Hotspots of human impact on threatened terrestrial vertebrates.

Journal: PLOS Biology

Published: 2019-03-01

DOI: 10.1371/journal.pbio.3000158

Affiliations: 7

Authors: 7

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Research Highlight

Worldwide wildlife woes

© John Crux Photography/Getty

© John Crux Photography/Getty

Animals are living at risk from human activities on more than 80% of the Earth’s surface.

Identifying where human activity threatens endangered animals is crucial for their conservation, but global data has been lacking.

Now, a team that included researchers from the University of Queensland combined spatial information from Human Footprint — a high-resolution global map of major threats, from domestic waste to cropland — with the roaming ranges of 5,457 endangered animals to find the overlap.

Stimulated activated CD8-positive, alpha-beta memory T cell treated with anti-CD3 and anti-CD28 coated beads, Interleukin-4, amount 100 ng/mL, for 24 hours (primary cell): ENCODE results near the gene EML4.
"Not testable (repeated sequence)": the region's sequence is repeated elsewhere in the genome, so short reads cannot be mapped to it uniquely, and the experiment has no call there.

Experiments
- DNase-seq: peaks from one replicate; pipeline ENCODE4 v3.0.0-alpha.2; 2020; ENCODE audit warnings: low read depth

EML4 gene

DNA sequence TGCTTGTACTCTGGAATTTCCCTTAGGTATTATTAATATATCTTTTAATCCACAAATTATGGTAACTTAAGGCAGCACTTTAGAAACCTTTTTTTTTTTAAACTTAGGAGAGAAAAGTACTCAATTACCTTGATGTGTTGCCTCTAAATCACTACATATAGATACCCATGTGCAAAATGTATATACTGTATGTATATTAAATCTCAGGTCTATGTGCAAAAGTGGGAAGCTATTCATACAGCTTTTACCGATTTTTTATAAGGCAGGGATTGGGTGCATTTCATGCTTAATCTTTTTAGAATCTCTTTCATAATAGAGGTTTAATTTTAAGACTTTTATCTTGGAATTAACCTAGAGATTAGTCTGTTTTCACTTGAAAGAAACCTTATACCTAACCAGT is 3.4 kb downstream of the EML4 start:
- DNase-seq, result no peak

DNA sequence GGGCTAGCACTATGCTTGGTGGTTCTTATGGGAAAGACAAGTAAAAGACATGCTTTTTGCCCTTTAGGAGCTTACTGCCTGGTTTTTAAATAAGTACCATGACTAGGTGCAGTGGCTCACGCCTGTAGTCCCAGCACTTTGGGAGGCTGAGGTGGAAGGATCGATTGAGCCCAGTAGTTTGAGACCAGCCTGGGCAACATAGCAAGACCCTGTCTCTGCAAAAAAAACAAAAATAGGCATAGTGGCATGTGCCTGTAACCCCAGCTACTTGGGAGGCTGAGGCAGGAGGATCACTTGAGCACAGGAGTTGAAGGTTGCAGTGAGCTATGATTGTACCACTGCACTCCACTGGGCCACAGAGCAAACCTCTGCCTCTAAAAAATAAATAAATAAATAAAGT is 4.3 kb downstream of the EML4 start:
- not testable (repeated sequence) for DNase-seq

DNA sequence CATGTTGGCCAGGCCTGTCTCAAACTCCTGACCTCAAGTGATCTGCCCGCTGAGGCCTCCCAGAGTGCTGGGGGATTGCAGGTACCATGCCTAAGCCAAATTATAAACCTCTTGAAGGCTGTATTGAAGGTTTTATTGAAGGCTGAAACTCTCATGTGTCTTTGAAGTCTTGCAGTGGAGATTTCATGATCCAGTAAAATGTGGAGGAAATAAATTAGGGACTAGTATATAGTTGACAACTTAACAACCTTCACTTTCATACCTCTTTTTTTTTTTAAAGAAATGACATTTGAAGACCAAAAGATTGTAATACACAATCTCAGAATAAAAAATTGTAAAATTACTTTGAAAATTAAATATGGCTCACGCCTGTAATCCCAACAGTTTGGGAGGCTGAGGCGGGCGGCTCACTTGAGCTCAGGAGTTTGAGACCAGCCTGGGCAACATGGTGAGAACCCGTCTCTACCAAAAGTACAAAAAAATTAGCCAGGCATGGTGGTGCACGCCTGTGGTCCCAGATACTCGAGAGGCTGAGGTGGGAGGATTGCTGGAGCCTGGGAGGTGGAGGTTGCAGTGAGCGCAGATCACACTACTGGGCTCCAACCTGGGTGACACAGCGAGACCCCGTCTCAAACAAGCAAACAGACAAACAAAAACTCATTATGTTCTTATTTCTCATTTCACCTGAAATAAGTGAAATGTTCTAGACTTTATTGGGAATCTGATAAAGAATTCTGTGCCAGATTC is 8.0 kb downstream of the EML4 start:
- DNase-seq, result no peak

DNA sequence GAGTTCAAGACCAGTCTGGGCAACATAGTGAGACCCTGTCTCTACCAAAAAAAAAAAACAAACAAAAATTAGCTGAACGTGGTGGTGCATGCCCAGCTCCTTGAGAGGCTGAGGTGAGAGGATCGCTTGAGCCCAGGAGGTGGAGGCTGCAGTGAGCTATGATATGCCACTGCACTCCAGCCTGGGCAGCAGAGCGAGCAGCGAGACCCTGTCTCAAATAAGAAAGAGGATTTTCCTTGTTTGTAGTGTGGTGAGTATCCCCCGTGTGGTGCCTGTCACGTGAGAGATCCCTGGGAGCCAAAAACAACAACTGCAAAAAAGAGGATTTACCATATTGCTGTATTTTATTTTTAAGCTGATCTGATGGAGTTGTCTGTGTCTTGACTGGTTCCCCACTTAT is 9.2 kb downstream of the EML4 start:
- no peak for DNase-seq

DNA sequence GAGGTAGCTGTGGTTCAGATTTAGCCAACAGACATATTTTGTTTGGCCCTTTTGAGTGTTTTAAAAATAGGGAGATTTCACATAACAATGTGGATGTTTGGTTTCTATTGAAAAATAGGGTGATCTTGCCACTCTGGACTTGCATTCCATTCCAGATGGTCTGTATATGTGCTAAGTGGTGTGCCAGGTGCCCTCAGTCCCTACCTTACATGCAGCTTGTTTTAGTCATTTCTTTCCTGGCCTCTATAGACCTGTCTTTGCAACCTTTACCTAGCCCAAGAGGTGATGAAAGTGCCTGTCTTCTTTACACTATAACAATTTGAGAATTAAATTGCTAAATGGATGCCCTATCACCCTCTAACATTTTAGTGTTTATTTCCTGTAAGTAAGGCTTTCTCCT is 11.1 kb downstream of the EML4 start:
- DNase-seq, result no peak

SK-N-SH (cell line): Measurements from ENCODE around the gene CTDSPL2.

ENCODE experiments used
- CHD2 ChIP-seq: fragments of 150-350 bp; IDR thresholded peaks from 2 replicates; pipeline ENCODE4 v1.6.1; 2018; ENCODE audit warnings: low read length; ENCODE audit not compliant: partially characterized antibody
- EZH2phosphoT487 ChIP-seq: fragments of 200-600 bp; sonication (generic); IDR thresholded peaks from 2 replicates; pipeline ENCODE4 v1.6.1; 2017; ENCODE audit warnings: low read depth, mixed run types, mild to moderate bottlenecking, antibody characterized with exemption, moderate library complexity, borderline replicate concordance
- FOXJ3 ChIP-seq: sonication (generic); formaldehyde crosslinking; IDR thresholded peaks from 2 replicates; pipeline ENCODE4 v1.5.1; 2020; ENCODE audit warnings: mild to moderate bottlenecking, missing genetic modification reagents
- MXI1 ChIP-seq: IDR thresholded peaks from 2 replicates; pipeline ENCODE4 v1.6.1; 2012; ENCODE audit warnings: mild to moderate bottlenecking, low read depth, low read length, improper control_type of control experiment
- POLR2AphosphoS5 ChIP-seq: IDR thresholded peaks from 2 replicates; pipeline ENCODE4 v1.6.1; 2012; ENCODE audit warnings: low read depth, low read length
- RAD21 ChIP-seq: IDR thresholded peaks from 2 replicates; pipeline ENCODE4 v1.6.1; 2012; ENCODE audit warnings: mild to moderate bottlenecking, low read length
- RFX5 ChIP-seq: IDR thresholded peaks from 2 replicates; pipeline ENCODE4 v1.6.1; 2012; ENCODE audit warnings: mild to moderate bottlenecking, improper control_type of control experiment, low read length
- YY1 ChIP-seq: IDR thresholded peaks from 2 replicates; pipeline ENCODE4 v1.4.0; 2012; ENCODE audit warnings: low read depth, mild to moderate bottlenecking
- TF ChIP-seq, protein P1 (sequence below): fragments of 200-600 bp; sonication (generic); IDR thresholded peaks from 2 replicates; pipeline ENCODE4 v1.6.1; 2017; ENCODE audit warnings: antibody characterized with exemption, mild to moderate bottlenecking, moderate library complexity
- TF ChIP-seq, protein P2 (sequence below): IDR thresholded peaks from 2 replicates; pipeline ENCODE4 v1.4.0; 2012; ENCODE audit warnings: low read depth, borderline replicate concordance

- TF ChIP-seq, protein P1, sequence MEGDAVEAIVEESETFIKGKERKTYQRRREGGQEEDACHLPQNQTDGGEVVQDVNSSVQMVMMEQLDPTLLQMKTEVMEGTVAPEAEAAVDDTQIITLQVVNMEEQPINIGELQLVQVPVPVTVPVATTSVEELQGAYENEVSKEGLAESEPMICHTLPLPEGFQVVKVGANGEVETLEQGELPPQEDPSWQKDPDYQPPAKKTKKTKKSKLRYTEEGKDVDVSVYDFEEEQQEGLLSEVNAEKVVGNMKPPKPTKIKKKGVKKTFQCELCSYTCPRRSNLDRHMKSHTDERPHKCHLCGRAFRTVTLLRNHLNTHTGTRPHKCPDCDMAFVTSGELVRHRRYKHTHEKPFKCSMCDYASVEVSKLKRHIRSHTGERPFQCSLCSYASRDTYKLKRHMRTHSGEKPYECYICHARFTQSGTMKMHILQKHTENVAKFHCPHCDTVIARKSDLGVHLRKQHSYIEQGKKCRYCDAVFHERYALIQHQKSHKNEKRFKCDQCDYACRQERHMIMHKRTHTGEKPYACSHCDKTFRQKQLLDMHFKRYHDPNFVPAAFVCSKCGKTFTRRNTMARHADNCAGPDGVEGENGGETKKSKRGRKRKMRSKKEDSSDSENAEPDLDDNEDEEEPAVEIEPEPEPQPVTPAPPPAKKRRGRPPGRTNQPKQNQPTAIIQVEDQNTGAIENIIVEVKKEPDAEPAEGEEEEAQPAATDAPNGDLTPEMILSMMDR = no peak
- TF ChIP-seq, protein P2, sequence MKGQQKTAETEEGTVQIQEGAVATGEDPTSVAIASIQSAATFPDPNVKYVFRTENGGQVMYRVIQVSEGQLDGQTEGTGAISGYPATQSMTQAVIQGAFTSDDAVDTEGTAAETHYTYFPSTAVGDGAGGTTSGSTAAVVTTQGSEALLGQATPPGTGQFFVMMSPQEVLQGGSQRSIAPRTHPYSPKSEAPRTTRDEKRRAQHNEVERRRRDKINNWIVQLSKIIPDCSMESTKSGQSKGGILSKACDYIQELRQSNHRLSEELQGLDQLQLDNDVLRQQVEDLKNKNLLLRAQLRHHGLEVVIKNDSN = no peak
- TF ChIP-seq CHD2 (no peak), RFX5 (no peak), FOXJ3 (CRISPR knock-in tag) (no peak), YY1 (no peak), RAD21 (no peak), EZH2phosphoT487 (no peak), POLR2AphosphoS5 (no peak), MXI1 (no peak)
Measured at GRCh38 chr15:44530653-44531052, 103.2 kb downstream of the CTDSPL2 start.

They mapped the specific threats that endanger individual species and found that animals were threatened across 84% of the Earth’s surface. The five countries with the most impacted species were all in Southeast Asia, with Malaysia top of the hot spots. Interestingly, Malaysia also contained the refuge, or ‘cool spot’, with the highest number of unaffected species.

The new tool could help create focussed conservation projects, such as ensuring the preservation of cool spots while salvaging hot spots.

Supported content

  1. PLOS Biology 17, e3000158 (2019). doi: 10.1371/journal.pbio.3000158
Institutions Share
The University of Queensland (UQ), Australia 0.60
University of Northern British Columbia (UNBC), Canada 0.14
CSIRO Land and Water, Australia 0.07
The Nature Conservancy, United States of America (USA) 0.07
UN Development Programme (UNDP), United States of America (USA) 0.07
Wildlife Conservation Society (WCS), United States of America (USA) 0.05